A drought has left areas of the Marshall Islands facing “dire” water shortages with aid agencies scrambling to ship relief to affected communities. The International Organization for Migration (IOM) warned that unusually low rainfall in one of the world’s remotest ocean communities is leading to a precarious humanitarian situation for thousands of people. With almost no rainfall since late last year on some of the northern islands, the government was forced to declare State of Emergency in its northern islands, as villages began rationing water to preserve supplies. Crops, plants and trees have suffer substantial damage, so about 3200 people are facing food shortages as well.
According to IOM’s drought assessments, some families living on a gallon (3.8 litres) of water per day – barely half of the international standard for emergency water requirements, and often the precursor to serious health conditions. New cases of diarrhoea, conjunctivitis, influenza and other illnesses were reported. Government operated ships started transporting relief materials provided by the U.S. Agency for International Development (USAID), including full water containers and hygiene kits stocked in IOM-managed warehouses, to 567 households in the worst-affected communities. The worst affected is Mejit Island with 3,700 people without drinking water.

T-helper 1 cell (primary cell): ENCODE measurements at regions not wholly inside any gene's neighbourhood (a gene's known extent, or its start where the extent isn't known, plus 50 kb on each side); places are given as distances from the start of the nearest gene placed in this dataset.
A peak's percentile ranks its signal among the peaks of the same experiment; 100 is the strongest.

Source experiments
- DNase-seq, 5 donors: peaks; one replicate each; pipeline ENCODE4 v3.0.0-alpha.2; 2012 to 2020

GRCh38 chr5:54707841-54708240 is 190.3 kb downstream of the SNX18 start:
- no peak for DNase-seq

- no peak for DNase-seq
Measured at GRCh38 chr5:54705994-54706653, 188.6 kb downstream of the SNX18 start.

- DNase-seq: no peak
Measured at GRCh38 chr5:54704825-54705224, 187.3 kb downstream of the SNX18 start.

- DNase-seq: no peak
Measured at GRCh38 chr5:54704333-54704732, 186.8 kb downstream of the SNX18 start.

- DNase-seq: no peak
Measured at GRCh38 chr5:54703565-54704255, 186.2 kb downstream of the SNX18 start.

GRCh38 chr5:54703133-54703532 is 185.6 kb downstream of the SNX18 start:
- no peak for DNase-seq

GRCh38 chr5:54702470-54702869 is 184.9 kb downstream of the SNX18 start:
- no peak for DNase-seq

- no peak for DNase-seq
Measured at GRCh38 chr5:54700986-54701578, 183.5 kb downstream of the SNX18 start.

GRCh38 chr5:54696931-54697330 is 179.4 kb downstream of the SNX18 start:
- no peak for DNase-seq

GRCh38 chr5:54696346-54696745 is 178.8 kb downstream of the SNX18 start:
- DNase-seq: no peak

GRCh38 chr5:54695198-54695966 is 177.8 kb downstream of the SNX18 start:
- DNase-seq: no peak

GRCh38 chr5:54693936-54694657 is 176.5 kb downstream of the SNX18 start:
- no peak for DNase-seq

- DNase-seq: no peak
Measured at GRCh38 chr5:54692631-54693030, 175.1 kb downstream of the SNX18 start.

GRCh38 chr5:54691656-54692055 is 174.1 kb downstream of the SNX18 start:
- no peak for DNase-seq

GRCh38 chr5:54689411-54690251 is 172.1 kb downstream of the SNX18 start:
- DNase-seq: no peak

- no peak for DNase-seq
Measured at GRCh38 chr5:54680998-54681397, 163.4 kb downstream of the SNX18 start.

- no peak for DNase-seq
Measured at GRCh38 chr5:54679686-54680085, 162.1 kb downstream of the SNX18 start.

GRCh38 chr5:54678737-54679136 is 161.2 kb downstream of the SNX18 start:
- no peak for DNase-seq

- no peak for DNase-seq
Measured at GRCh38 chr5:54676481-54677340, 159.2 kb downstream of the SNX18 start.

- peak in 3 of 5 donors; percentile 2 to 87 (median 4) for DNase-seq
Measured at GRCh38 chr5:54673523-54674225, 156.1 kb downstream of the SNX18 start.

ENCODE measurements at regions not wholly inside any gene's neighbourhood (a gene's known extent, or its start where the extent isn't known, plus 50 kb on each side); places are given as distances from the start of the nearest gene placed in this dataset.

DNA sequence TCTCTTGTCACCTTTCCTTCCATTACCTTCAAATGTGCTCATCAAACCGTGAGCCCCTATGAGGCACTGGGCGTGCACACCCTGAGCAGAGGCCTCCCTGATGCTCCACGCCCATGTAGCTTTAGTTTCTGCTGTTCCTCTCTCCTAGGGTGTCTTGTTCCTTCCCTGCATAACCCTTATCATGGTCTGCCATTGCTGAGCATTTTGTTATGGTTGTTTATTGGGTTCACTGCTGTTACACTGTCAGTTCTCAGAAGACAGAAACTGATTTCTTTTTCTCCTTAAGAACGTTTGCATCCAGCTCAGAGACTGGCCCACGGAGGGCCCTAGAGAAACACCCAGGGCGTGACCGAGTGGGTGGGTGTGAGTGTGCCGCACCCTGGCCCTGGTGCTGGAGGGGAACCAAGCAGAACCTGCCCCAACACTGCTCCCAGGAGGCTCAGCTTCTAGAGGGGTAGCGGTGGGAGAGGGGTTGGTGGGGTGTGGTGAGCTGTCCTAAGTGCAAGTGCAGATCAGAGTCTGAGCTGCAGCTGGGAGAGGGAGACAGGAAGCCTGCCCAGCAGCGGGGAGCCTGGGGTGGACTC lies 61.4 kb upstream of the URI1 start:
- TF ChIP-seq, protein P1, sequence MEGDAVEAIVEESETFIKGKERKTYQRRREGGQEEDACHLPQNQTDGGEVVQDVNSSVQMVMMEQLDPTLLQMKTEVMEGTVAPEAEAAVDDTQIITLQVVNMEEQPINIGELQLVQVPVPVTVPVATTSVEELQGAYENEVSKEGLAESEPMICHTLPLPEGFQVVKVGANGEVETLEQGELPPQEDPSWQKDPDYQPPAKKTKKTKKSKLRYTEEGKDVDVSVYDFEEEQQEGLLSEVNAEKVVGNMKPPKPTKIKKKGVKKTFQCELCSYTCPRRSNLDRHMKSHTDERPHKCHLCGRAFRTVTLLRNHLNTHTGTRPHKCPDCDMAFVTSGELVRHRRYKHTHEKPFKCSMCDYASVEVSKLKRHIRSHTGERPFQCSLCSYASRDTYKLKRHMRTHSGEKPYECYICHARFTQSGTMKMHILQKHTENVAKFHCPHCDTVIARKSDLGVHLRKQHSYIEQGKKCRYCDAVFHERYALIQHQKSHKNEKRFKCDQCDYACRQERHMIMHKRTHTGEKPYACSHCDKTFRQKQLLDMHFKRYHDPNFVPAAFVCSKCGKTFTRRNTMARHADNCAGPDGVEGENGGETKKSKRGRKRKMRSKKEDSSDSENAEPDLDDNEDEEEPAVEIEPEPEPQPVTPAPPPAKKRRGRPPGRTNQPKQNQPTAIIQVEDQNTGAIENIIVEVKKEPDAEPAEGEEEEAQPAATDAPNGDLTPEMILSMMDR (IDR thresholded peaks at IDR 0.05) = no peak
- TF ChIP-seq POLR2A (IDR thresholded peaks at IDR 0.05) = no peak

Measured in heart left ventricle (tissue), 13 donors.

Map of Marshall Islans in northern Pacific (Credit:Hobe / Holger Behr)
The United States and Australian governments this week announced $100,000 in emergency aid grants, with the US also donating four reverse osmosis water-making units which are expected to arrive in the next few days. Beside rainwater and water wells, inhabitants of this remote and fragile environment also use liquid from coconuts.
A majority of the islands’ land mass is at sea level. The country consists of 29 atolls and 5 isolated islands. Island nations are seen as a touchstone of environmental crisis, as sea levels rise in the region, leading to predictions that many such communities will be forced into exile in coming years.
Featured image credit: Severe drought in the Ka‘u region, Big Island, Hawai‘i. (Source: Victoria Keener)